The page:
I may have already stumbled into the beginnings of a theme for album #9: something in the general region of wavefolding, shaping, nonlinearity, geometric transformation, asymmetry. In fact I already had “asymmetry?” in a section of notes where I was brainstorming album concepts and general inspiration several months ago.
Part of the charm of the DPO I just acquired is its fantastic waveshaping section, which doesn’t just fold beautifully in a “West Coast” manner but creates a wide range of shapes that a digital wavetable VCO would be proud of. All of these varied shapes come from transformations of a simple triangle wave — not done here with mathematical calculations but with analog circuits. Derive a few shapes from this one, and then blend them to create even more.
The DPO can only do this to its own VCO B, but other modules — such as the Bubblesound cvWS which I just found deeply discounted and which fits into the remaining space left in my rack — can act on any signal. It will “correctly” convert a triangle wave and an in-phase square wave to a saw, or a triangle to a sine, given the right adjustments. But the fun comes from putting those adjustments under voltage control, and from feeding it “wrong” signals. I wrote that whole article about things that can be done with sine shapers, and have been experimenting with both the ER-301 and E370 in that respect. With both a tri-to-saw and a tri-to-sine shaper in a single module, the cvWS should be able to implement a kind of phase distortion similar to the Casio CZ synthesizers of the mid-80s, but in analog and with extra twists.
With other tools in the cabinet for nonlinear waveshaping — such as the tanh and the Filter 8 — there’s a lot to work with. So this might well end up being both a synthesis study (as Materials was for Mutable Instruments Rings) and an abstractly themed concept album.
Reactions to Internal Reflections haven’t been as strong as the previous album Passing Through, but a little better than The Rule of Beasts before that, which wasn’t up there compared to Materials. It makes me wonder if there’s some kind of boom-and-bust cycle at work, or something in how I present the releases (something about phrasing? day of the week maybe?) because I don’t feel there’s a big wobble in quality going on.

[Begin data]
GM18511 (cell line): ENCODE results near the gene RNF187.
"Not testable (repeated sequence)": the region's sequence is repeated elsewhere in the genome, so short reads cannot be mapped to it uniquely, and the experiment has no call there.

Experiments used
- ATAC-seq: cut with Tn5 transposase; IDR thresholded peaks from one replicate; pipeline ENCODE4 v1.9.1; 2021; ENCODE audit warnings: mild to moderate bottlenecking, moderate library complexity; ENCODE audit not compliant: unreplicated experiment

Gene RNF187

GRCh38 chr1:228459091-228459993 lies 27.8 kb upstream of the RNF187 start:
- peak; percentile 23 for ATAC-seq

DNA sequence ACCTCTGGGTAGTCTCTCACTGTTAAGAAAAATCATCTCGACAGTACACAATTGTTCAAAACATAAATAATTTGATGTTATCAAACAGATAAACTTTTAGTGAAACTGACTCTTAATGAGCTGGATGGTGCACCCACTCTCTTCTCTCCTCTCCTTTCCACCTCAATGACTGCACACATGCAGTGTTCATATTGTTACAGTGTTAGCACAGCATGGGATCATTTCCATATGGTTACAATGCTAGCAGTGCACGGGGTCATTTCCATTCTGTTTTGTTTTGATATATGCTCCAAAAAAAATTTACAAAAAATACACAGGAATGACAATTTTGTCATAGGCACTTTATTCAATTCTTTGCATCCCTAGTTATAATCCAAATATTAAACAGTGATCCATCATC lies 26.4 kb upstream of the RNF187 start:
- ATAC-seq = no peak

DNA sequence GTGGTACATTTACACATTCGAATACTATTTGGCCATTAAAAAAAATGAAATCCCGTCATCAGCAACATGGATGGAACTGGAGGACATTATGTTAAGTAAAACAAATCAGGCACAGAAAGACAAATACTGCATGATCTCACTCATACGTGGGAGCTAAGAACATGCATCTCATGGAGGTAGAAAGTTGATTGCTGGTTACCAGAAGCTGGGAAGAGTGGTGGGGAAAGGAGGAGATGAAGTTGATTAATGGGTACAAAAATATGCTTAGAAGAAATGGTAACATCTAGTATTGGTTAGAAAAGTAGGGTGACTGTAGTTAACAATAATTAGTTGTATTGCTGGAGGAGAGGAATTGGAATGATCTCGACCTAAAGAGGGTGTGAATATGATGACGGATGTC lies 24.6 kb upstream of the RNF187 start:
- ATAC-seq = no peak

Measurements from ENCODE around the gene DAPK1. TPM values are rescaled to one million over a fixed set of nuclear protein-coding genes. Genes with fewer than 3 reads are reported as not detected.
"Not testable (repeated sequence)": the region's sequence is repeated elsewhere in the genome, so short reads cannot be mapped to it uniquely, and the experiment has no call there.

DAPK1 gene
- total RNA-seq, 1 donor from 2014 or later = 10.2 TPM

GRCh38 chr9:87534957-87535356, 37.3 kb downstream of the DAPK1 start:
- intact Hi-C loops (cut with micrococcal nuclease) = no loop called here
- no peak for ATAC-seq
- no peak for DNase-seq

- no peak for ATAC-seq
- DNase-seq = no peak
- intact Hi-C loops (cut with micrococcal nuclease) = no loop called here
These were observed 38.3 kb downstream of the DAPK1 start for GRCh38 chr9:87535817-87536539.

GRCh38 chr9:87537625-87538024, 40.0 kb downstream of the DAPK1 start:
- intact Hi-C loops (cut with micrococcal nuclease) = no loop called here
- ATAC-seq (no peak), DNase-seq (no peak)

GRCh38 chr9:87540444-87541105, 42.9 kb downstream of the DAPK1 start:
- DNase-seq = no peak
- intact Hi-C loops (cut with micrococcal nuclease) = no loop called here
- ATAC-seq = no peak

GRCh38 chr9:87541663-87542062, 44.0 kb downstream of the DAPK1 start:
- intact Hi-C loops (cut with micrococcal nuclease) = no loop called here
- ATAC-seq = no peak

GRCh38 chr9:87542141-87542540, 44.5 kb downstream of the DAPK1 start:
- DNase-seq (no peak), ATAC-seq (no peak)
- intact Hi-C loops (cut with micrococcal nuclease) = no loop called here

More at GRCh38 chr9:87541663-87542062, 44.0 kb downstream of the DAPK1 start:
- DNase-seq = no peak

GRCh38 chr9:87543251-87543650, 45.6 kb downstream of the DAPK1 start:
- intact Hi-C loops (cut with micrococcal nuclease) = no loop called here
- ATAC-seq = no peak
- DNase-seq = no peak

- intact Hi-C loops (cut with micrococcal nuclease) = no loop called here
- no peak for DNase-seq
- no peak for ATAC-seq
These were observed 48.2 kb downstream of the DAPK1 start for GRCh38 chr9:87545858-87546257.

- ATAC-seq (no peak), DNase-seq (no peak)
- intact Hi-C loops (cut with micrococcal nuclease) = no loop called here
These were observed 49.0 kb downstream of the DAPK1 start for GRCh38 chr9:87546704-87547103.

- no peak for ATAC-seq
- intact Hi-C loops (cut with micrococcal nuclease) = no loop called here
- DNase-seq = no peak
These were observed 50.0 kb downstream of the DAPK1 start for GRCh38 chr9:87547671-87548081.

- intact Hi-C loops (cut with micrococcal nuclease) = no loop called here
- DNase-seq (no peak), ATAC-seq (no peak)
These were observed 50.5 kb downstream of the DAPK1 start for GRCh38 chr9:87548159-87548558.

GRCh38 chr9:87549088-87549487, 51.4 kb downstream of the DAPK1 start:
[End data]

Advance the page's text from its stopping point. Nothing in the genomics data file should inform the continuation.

Could just be luck. Even Quincy Jones, producer of (among a lot of other things) Thriller, said it just comes down to divine intervention.
A couple of favorite quotes so far:
Calmly foreboding! (Is that possible?)
Hmm, I guess it is.
A little boring and kind of depressing.
This response actually kind of fascinates me. This comes from a general synth new blog, not specific to modular or to ambient and not really a “community” in the active sense that most forums are. It’s not known to get many comments… yet this person did. I think most people, when they follow a link to music and then don’t like what they hear, aren’t going to spend much time with it and aren’t going to comment. In fact, most people probably don’t comment when they do like the music.
That last bit means I really appreciate getting feedback, of course. But I don’t really take it into consideration when I make music. I don’t tend to get any kind of constructive criticism that I can and would act on.
Many years ago I actively sought peer critique, but not much of it was useful. I think it’d be less so now unless I found exactly the right person with the right insights; otherwise it is just a matter of personal aesthetic differences. I have to stand on my own confidence with these things. Any sort of self-confidence has been a long journey for me.
With about 5 hours of minimal effort last night, Internal Reflections is mastered. Once again, I didn’t really leave myself anything difficult to work with, just a few spikes to manually tame, a couple of generally-too-loud tracks and a couple that benefited from a pass with a compressor/limiter.